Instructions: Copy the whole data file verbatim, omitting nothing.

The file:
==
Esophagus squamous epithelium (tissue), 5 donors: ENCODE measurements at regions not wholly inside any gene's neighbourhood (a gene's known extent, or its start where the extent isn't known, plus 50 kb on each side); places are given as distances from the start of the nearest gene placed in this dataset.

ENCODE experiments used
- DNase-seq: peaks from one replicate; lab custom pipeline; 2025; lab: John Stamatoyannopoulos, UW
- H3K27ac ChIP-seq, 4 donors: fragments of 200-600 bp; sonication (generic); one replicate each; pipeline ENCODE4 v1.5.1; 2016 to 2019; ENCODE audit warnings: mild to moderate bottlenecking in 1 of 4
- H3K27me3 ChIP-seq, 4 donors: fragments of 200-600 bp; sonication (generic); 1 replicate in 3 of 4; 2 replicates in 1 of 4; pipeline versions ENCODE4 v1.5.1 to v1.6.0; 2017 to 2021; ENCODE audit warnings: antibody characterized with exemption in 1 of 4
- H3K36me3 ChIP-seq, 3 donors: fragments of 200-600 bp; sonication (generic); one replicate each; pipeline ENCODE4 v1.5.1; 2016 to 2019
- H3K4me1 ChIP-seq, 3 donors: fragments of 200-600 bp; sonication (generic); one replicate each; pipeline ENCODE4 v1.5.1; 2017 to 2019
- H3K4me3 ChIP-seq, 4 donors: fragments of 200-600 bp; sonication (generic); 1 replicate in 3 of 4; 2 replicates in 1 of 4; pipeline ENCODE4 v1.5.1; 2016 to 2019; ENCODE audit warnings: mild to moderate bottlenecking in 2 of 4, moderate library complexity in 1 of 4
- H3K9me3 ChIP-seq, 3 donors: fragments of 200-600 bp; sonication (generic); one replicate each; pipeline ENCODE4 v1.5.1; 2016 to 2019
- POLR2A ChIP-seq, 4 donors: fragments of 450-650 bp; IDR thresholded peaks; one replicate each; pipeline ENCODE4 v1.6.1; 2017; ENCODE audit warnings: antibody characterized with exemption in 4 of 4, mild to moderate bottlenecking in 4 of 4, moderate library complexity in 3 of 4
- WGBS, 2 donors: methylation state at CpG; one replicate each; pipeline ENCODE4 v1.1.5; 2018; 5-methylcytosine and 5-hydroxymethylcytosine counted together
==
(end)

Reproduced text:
Esophagus squamous epithelium (tissue), 5 donors: ENCODE measurements at regions not wholly inside any gene's neighbourhood (a gene's known extent, or its start where the extent isn't known, plus 50 kb on each side); places are given as distances from the start of the nearest gene placed in this dataset.

ENCODE experiments used
- DNase-seq: peaks from one replicate; lab custom pipeline; 2025; lab: John Stamatoyannopoulos, UW
- H3K27ac ChIP-seq, 4 donors: fragments of 200-600 bp; sonication (generic); one replicate each; pipeline ENCODE4 v1.5.1; 2016 to 2019; ENCODE audit warnings: mild to moderate bottlenecking in 1 of 4
- H3K27me3 ChIP-seq, 4 donors: fragments of 200-600 bp; sonication (generic); 1 replicate in 3 of 4; 2 replicates in 1 of 4; pipeline versions ENCODE4 v1.5.1 to v1.6.0; 2017 to 2021; ENCODE audit warnings: antibody characterized with exemption in 1 of 4
- H3K36me3 ChIP-seq, 3 donors: fragments of 200-600 bp; sonication (generic); one replicate each; pipeline ENCODE4 v1.5.1; 2016 to 2019
- H3K4me1 ChIP-seq, 3 donors: fragments of 200-600 bp; sonication (generic); one replicate each; pipeline ENCODE4 v1.5.1; 2017 to 2019
- H3K4me3 ChIP-seq, 4 donors: fragments of 200-600 bp; sonication (generic); 1 replicate in 3 of 4; 2 replicates in 1 of 4; pipeline ENCODE4 v1.5.1; 2016 to 2019; ENCODE audit warnings: mild to moderate bottlenecking in 2 of 4, moderate library complexity in 1 of 4
- H3K9me3 ChIP-seq, 3 donors: fragments of 200-600 bp; sonication (generic); one replicate each; pipeline ENCODE4 v1.5.1; 2016 to 2019
- POLR2A ChIP-seq, 4 donors: fragments of 450-650 bp; IDR thresholded peaks; one replicate each; pipeline ENCODE4 v1.6.1; 2017; ENCODE audit warnings: antibody characterized with exemption in 4 of 4, mild to moderate bottlenecking in 4 of 4, moderate library complexity in 3 of 4
- WGBS, 2 donors: methylation state at CpG; one replicate each; pipeline ENCODE4 v1.1.5; 2018; 5-methylcytosine and 5-hydroxymethylcytosine counted together